I march on. 8.2 Klips to go. I keep repeating this mantra: pain is nothing [tm]. The music helps sooth the pain; it even seems to disappear. I pass another km marker. More Soldiers pass me. It's becoming the norm rather than the exception. We reach a village where black water is coming from practically every house; the foul odors are hard to bear. I breath in through my mouth. Children ask us for candy I surmise. I am not sure if they're speaking Albanian or Serbian.

I reach Km 21, and I know I am not too far from the finish. The road is even worse here. There are several puddles and I am forced to walk around them. I march on.

I am closing in on Km 24, and this female Soldier passes me. Damn. I am really losing steam, not that I had any. There is this made up bridge. After I cross it, there are only 1.2 kms to go. I decide to jog this last section. My feet are burning, my shoulders are sore. No matter. I go for it. No guts no glory. Pain is nothing, I remind my soul.

I pass the entrance to the Danish Camp. I can smell the finish. I make one turn. Another turn. Where the heck is the finish? Finally, there it is. I cross it with my watch saying 4:10, or 16 mpm pace. I am not done though; I still have to make way to the registration table where I will get my medal (military) and my certificate of completion. The end is so anticlimactic. No crowds to cheer you in. I then head to the medical tent where they will treat the dozen or so blisters. Ah, if I could only have a couple of brewskies. SGT D finished in 3:23, second US Soldier finisher and 47 minutes ahead of me. I sincerely congratulate him on a job well done. I head to our van to drop my backpack. I am so sore, and my feet are in so much pain it's hard to take a single step. My only consolation is that a fabulous Danish brunch is awaiting me.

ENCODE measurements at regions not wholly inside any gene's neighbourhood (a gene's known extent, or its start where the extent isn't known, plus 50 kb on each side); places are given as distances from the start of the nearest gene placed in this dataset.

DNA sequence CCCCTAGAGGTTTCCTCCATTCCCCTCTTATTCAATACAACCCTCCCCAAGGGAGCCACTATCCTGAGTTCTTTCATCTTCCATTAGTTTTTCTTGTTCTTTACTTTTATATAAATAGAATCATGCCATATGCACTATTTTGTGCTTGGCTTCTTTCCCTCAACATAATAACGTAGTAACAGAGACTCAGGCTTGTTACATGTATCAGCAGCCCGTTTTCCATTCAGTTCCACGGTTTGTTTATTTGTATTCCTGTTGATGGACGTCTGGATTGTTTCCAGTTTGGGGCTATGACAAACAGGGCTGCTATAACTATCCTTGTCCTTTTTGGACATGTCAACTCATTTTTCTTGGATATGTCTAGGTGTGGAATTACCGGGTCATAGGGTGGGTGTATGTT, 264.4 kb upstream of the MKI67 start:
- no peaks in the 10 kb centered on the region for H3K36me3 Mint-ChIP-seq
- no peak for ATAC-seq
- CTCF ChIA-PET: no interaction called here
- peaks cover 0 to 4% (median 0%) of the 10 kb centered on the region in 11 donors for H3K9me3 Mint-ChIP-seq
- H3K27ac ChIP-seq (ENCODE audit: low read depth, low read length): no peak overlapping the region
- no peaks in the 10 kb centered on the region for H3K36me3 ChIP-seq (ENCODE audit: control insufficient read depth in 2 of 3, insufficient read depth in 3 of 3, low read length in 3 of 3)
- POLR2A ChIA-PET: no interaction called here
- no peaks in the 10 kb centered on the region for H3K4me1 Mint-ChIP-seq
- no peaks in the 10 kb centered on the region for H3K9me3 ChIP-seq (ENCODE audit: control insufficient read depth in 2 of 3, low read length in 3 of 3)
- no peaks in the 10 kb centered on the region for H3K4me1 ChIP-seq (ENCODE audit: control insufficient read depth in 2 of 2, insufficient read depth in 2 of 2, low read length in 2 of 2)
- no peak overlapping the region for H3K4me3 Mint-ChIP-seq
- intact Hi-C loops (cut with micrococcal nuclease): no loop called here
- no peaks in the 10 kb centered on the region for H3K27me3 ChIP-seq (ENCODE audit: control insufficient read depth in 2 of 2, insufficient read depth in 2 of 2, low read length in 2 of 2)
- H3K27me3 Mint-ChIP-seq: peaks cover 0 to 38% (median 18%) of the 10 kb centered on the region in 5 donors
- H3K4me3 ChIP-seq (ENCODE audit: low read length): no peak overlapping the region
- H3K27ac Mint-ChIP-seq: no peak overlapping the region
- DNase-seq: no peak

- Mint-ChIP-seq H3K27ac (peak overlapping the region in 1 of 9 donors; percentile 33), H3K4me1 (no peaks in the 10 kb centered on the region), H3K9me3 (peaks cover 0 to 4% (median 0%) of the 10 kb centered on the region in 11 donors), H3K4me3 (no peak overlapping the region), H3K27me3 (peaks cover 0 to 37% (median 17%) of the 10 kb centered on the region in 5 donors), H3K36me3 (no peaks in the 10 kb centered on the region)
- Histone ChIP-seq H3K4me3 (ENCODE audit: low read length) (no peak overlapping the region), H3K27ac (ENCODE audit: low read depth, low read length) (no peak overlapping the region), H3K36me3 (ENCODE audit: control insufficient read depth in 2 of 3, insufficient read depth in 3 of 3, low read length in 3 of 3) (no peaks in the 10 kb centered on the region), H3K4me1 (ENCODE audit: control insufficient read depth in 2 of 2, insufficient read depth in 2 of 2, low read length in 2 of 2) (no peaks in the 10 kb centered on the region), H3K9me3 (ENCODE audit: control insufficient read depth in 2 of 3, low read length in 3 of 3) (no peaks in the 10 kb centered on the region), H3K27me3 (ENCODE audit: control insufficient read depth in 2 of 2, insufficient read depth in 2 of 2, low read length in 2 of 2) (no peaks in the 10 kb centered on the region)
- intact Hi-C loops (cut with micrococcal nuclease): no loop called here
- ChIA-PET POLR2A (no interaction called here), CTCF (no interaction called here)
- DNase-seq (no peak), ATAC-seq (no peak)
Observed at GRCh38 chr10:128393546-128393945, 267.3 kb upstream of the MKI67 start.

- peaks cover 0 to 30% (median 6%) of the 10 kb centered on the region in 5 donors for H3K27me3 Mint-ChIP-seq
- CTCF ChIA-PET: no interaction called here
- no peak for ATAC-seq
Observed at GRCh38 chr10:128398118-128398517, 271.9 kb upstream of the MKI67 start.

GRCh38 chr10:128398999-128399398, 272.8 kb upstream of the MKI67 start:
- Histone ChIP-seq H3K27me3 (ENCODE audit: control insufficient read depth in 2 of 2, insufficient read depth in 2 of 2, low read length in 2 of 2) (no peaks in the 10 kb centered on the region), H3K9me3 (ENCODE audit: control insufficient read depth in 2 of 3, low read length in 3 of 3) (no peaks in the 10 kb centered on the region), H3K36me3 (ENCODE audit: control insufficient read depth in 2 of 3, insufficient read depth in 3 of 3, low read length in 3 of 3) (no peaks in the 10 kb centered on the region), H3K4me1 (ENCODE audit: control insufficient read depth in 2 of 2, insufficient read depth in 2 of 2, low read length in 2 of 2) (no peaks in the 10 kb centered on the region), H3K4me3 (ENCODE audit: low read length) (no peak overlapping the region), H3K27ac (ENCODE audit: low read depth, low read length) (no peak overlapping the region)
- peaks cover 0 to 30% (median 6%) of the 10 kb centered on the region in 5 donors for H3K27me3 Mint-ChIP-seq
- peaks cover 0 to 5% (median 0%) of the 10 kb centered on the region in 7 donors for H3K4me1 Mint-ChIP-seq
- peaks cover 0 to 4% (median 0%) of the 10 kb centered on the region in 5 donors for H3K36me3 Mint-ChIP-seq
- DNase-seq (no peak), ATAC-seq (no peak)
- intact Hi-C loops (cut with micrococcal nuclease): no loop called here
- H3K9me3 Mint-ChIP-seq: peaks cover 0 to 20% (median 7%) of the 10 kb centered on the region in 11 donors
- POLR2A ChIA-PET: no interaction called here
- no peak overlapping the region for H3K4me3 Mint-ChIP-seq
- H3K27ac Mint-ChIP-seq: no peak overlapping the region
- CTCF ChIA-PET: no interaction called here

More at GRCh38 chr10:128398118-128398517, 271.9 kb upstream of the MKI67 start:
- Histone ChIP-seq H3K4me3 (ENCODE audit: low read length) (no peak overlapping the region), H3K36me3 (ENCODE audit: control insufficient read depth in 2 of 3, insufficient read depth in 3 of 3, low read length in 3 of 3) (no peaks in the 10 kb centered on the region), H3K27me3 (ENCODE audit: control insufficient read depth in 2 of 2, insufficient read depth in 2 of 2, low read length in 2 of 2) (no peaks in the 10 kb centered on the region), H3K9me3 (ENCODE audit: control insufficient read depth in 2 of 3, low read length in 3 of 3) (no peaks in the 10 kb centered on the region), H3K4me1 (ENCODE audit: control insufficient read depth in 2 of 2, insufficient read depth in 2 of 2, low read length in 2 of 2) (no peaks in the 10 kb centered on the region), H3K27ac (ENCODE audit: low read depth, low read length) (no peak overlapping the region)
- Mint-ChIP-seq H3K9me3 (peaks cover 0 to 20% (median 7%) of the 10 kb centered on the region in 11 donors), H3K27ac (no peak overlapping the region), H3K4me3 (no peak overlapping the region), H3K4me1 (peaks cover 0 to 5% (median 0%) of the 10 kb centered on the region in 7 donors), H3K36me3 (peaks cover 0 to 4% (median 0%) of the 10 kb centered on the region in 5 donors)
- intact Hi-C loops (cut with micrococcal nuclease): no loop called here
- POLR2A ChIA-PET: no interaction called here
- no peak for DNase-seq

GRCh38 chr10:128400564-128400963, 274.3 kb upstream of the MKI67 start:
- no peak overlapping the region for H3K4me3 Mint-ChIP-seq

Love2Run said...

That's a brutal way to get a 1/2 marathon under your belt. Boots and a heavy pack make such a huge difference in the result. Great job in hanging in there.

Sempre Libera said...

Holy moly, that's a tough one. Nice job out there~

Uptown Girl said...

Yowzers, that's a true test of guts!

greg said...

That was some run. Here in Charleston, SC, some of the local Marines ran the Cooper River Bridge Run (, a 10K, to raise money for the Injured Marine Semper Fi Fund. With 55-lb packs. I can't imagine doing it for a half-marathon.

DJ said...

That WAS an awesome brunch. It almost made up for three days of hobbling around on blistered feet :) Just now getting around to reading your blog... good stuff! Good luck during the year to come... I still get the LDESP reports and it sounds like things are moving along over there, albeit characteristically slowly.

Quinto Sol said...

Four days later my feet seem to be better; at least I am not limping anymore :-). I even ran four miles; thank god for moleskin.

I made several mistakes pre-march. 1.- Did not 'train' for the march; felt that my running was enough. 2.- Did not heed the advice of wearing two socks. and 3.- Did not load my backpack evenly; I loaded it with weights and they sank to the bottom. Very uncomfortable (see 1)

There is another one in two weeks; I am thinking of doing it...... NOT! :o)

I cannot fathom marching with 55-lbs, unless you're in the Infantry, right DJ? I hear they do it with 65-lbs!!!

The Salty One said...

Thanks for the nice comment on my blog!

You overconfident runner, you! I can't even imagine running 14(?) miles with 25 lbs on me + the heat + those darn boots! Man, that's crazy. But awesome!! I'm glad you're feeling better and back on the roads.